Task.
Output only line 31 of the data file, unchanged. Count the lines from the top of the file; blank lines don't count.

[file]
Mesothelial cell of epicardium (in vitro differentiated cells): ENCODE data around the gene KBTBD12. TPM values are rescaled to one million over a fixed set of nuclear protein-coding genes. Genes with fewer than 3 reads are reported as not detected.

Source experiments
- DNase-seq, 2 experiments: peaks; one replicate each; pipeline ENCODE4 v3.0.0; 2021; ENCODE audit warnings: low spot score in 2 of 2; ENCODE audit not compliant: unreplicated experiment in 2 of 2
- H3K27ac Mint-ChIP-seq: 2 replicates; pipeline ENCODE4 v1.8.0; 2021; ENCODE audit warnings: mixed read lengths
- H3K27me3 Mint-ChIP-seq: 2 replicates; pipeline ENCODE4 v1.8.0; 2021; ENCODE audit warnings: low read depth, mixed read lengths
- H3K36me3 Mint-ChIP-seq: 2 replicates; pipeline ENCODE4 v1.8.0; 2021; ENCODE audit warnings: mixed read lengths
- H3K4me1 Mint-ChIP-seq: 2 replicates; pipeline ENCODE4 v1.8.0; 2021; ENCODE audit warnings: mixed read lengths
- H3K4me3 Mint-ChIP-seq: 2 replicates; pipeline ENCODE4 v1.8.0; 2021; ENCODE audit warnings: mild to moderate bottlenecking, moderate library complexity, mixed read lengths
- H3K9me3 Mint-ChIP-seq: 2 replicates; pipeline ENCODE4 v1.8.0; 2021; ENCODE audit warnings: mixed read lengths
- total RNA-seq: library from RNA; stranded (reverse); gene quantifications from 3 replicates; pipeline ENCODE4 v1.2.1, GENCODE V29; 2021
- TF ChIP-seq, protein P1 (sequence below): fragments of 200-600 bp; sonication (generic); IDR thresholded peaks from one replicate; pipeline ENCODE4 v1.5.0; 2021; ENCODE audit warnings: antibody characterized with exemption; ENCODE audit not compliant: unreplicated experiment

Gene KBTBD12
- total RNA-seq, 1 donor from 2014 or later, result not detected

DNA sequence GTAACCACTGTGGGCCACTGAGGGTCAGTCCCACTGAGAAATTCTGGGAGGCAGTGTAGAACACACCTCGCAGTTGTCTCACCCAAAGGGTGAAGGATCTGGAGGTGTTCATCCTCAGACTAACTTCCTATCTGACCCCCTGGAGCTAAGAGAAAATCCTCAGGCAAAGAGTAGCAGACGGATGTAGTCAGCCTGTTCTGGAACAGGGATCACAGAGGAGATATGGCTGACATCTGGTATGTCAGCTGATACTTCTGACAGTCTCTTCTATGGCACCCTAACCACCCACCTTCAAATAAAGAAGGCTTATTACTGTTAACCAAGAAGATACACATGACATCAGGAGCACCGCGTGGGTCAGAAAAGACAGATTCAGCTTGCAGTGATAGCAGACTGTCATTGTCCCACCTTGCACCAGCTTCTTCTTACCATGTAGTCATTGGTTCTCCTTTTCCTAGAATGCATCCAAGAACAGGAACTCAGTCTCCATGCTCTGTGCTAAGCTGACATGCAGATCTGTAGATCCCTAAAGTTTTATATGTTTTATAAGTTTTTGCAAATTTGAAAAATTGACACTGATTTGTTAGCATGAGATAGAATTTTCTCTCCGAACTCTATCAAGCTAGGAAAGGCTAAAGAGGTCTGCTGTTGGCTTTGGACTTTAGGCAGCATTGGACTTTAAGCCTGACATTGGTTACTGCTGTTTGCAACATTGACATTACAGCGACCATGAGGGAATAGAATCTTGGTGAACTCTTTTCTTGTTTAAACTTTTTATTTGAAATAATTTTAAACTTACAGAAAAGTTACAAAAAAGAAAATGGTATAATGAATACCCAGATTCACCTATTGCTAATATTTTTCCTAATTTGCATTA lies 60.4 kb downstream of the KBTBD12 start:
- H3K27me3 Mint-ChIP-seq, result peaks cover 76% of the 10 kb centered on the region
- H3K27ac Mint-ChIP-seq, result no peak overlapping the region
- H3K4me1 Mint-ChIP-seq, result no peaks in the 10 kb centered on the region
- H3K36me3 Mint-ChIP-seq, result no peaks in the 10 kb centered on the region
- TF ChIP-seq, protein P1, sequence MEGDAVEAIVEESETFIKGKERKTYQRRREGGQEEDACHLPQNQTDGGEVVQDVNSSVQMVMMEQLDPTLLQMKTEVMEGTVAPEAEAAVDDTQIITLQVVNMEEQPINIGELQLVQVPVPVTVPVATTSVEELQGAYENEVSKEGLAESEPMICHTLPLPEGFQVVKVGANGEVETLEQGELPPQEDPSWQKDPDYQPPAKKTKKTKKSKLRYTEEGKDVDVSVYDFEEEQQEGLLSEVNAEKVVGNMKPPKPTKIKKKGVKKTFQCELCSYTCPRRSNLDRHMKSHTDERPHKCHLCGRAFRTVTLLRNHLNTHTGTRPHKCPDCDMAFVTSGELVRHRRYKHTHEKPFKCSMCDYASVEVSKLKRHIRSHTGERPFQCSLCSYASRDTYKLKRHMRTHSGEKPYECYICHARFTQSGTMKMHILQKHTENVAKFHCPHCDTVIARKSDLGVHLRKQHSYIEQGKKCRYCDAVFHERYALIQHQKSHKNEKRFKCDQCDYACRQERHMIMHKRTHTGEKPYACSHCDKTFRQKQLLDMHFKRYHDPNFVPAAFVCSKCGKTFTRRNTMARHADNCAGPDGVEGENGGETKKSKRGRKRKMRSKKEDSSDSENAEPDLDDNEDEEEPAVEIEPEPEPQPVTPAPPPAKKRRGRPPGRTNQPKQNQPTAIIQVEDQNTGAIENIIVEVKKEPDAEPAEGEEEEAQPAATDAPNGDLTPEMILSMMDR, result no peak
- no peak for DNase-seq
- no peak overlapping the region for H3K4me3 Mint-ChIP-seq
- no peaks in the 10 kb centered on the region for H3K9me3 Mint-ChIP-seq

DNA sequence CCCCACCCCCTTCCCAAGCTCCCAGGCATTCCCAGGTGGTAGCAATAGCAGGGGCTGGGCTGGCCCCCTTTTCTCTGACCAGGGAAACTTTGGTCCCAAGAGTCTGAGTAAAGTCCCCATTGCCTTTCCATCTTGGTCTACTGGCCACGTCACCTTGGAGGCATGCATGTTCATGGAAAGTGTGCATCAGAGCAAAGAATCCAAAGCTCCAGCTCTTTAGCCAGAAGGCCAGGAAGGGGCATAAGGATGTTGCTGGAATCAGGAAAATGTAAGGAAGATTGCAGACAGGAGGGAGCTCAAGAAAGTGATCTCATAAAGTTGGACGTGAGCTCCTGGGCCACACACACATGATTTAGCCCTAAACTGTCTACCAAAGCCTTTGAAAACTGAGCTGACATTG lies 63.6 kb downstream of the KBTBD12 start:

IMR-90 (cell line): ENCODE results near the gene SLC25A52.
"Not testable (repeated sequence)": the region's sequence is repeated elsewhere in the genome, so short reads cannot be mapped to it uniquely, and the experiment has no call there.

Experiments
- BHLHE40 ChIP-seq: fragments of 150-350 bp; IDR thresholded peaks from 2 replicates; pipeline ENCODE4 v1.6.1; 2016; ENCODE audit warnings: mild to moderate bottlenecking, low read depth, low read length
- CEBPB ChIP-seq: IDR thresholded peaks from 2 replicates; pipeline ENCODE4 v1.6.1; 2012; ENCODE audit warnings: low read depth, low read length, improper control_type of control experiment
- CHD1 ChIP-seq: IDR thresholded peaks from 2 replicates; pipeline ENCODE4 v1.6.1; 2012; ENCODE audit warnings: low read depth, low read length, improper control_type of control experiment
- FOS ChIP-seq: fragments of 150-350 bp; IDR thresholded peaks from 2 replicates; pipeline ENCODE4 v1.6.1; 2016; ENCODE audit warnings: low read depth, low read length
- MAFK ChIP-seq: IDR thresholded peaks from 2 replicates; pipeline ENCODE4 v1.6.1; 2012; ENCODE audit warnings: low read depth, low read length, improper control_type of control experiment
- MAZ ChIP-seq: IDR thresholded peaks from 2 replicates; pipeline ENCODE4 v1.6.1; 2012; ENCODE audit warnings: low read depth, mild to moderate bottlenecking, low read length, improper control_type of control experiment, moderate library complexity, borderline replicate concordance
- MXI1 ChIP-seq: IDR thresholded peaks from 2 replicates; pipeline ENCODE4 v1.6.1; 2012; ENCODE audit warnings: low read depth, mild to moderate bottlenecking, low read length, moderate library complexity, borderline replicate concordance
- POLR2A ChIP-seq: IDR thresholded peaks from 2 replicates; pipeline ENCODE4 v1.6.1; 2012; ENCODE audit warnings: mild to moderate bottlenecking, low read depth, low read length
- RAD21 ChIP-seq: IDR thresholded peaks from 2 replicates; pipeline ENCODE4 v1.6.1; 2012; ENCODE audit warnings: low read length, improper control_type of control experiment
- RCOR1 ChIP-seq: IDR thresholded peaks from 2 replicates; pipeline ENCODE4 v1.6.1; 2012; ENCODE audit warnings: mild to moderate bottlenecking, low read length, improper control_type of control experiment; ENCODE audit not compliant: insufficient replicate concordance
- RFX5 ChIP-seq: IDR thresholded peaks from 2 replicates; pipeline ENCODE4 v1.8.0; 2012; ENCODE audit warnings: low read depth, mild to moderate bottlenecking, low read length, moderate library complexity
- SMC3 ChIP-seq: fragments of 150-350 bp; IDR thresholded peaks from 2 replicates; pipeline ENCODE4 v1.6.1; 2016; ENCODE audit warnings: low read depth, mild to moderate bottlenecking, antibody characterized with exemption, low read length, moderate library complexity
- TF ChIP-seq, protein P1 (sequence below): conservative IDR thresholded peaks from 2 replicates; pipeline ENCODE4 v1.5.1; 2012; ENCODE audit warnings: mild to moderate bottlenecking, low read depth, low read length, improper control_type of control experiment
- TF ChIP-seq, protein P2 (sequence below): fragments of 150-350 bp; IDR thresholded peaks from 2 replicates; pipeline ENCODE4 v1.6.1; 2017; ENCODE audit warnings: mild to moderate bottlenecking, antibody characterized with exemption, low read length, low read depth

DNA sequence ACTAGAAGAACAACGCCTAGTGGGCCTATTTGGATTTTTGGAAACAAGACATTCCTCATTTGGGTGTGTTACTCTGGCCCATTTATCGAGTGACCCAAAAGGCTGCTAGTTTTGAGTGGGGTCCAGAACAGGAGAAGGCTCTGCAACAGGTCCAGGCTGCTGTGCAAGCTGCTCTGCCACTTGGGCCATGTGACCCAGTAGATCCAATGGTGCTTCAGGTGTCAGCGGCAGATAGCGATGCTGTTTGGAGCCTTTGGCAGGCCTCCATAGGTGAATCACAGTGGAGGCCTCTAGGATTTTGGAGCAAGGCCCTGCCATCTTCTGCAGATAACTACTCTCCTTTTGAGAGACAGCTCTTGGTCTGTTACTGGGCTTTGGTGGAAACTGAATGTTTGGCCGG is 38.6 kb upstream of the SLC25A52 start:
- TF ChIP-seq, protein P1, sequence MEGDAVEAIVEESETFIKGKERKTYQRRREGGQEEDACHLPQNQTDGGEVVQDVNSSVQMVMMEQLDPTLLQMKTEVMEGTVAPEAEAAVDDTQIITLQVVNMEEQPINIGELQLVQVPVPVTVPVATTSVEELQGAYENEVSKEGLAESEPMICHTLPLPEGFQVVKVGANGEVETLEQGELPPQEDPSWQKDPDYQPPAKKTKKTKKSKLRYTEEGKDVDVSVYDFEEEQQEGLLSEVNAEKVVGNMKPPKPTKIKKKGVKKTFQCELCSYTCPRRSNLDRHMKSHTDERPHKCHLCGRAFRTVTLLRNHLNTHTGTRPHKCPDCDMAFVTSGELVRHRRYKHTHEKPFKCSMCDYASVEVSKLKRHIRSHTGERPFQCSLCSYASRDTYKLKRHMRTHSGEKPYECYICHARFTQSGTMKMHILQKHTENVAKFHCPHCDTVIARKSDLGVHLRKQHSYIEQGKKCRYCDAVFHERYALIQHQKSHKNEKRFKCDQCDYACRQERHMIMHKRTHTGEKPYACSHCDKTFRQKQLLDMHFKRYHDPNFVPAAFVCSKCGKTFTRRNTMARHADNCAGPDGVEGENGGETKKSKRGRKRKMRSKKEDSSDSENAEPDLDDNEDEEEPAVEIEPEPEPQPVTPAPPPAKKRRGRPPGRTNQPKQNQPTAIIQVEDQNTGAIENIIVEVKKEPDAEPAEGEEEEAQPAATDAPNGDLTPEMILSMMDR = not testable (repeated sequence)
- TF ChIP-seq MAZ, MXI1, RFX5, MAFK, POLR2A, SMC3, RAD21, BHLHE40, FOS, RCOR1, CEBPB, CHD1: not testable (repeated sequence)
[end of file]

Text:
- MAFK ChIP-seq: IDR thresholded peaks from 2 replicates; pipeline ENCODE4 v1.6.1; 2012; ENCODE audit warnings: low read depth, low read length, improper control_type of control experiment